Glen Berger wasn't a household name until November 2010. It was at the end of that month that Spider-Man: Turn Off the Dark, a musical that he coauthored with Julie Taymor, Bono, and The Edge (and later, Roberto Aguirre-Sacasa), began performances at the Foxwoods Theatre.

The record-breaking period of 182 previews would see countless arguments among the collaborators, enough backstabbing to fill multiple revenge tragedies, highly publicized accidents (Natalie Mendoza, a concussion; Christopher Tierney, a 30-foot fall into the orchestra pit), a high-profile firing (Julie Taymor), and the creation of an entirely new version of the show in a matter of weeks (with new director Philip William McKinley and writer Aguirre-Sacasa).

For Berger, the recipient of two Daytime Emmy Awards for children's television programs and the author of the dramas Underneath the Lintel and The Wooden Breeks, it was an experience fraught with worry, self-doubt, and eventually the loss of one very good friend and collaborator (Taymor).

Six years after he started the musical's writing process, Berger is setting the record straight, in the form of a memoir entitled Song of Spider-Man: The Inside Story of the Most Controversial Musical in Broadway History. Recounting his experiences in significant detail, the book gives us an emotional look at the $65 million "rock-and-roll circus drama," and how this little show that no one expected would even open — and has now played for three years and counting.

TheaterMania chatted with Berger about his Song of Spider-Man and how writing gave him a cathartic experience half-a-dozen years in the making.

Glen Berger
Glen Berger, author of the new book Song of Spider-Man.
(© Don Hamerman)

When was the last time you saw Spider-Man: Turn Off the Dark?
Oh, gosh. It's been a while…Every single moment in the show is fraught with so much weight and so many memories — every line — it's not easy to watch. Sometimes it's just on a personal level, not on any artistic level. It's definitely been half a year now.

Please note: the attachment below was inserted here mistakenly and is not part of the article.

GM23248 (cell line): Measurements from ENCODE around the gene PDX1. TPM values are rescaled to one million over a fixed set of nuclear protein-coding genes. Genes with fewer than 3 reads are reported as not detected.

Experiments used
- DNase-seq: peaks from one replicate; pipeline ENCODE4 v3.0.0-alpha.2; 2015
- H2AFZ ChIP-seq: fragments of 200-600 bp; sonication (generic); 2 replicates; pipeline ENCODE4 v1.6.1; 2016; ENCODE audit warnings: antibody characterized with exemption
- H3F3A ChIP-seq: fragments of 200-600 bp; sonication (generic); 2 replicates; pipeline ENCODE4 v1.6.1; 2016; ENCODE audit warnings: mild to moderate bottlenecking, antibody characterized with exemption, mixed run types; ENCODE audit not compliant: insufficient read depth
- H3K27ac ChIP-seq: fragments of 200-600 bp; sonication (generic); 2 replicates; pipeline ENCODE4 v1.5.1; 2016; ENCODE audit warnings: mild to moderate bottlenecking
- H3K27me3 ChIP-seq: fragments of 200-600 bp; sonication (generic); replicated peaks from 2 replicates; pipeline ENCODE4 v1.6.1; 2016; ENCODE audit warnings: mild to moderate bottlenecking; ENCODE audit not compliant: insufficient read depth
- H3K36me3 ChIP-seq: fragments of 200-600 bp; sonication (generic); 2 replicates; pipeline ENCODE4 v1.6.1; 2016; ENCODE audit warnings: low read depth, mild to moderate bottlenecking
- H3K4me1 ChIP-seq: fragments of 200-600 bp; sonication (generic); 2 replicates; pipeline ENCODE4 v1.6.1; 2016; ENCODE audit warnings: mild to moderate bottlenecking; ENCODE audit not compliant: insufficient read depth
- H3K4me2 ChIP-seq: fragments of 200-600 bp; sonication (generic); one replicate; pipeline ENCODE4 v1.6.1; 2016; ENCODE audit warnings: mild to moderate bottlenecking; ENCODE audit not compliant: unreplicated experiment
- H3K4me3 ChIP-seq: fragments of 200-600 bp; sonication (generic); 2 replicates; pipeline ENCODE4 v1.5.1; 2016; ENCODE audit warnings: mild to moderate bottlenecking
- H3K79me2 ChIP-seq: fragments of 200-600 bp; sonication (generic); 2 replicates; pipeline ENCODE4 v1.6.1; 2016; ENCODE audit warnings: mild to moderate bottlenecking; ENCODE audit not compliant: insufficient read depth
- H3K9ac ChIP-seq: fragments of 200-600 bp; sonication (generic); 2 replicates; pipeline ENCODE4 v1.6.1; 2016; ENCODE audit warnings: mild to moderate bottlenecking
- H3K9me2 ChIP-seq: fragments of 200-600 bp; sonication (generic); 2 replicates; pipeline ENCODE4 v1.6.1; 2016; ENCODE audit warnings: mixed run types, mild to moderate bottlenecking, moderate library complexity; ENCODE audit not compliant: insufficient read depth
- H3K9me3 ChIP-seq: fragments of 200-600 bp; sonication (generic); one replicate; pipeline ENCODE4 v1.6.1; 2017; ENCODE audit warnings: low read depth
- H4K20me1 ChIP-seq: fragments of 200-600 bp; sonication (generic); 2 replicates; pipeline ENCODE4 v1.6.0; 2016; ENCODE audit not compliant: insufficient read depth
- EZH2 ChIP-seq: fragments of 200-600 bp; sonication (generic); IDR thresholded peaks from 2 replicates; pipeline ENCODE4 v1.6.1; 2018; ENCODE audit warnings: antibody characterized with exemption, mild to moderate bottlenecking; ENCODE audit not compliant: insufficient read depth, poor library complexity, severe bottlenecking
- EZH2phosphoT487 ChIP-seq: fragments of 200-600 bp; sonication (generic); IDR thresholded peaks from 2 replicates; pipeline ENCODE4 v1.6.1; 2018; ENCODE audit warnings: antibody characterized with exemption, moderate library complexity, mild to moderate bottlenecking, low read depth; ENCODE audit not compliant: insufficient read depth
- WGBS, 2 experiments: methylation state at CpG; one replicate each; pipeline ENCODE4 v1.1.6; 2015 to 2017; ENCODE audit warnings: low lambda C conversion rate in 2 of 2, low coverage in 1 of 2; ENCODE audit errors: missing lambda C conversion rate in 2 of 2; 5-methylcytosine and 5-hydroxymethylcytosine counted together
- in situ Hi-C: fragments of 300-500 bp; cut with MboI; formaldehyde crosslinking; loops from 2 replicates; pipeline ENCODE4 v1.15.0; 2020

You talk in the book about how no one expected it to last past 2011, and here we are at the end of 2013.
There was definitely many a moment where I was right there with everybody else, thinking that if something doesn't change this thing is really going to end. I remember making a vow to myself in February of 2011. I remember thinking, If you make it to June 2011, you'll live. If you make it to September of 2011, [you'll] be content, still, with [your] life. And if the show [makes] it to 2012, [I will] never complain about anything in my life ever again. [laughs] It's miraculous that it did make it. Of course, I've complained about all sorts of things since then.

Had you contemplated writing a book about your experiences during the fraught process?
It hadn't once crossed my mind in any serious way. After opening night and the dust settled a little bit, my agents, who'd been kept apprised of all the doings throughout, said, "Glen, you should really think about maybe writing a book about it." I said, "No, no, no — there's no way." But the more I thought about it, the story was just so fascinating. I felt like there was the opportunity to write something that wasn't just a quote-unquote "tell-all." That actually, the story [of what] happened had things in it that have been fascinations of mine throughout my whole fiction-writing career. I thought, Wow, okay, maybe I was meant to write this thing. One of the reasons for writing it was to see if I could chew over everything and get a little bit of catharsis out of it.

Tell me how you went about putting the book together. Based solely on the amount of minute details you have, I'd bet you had kept a journal.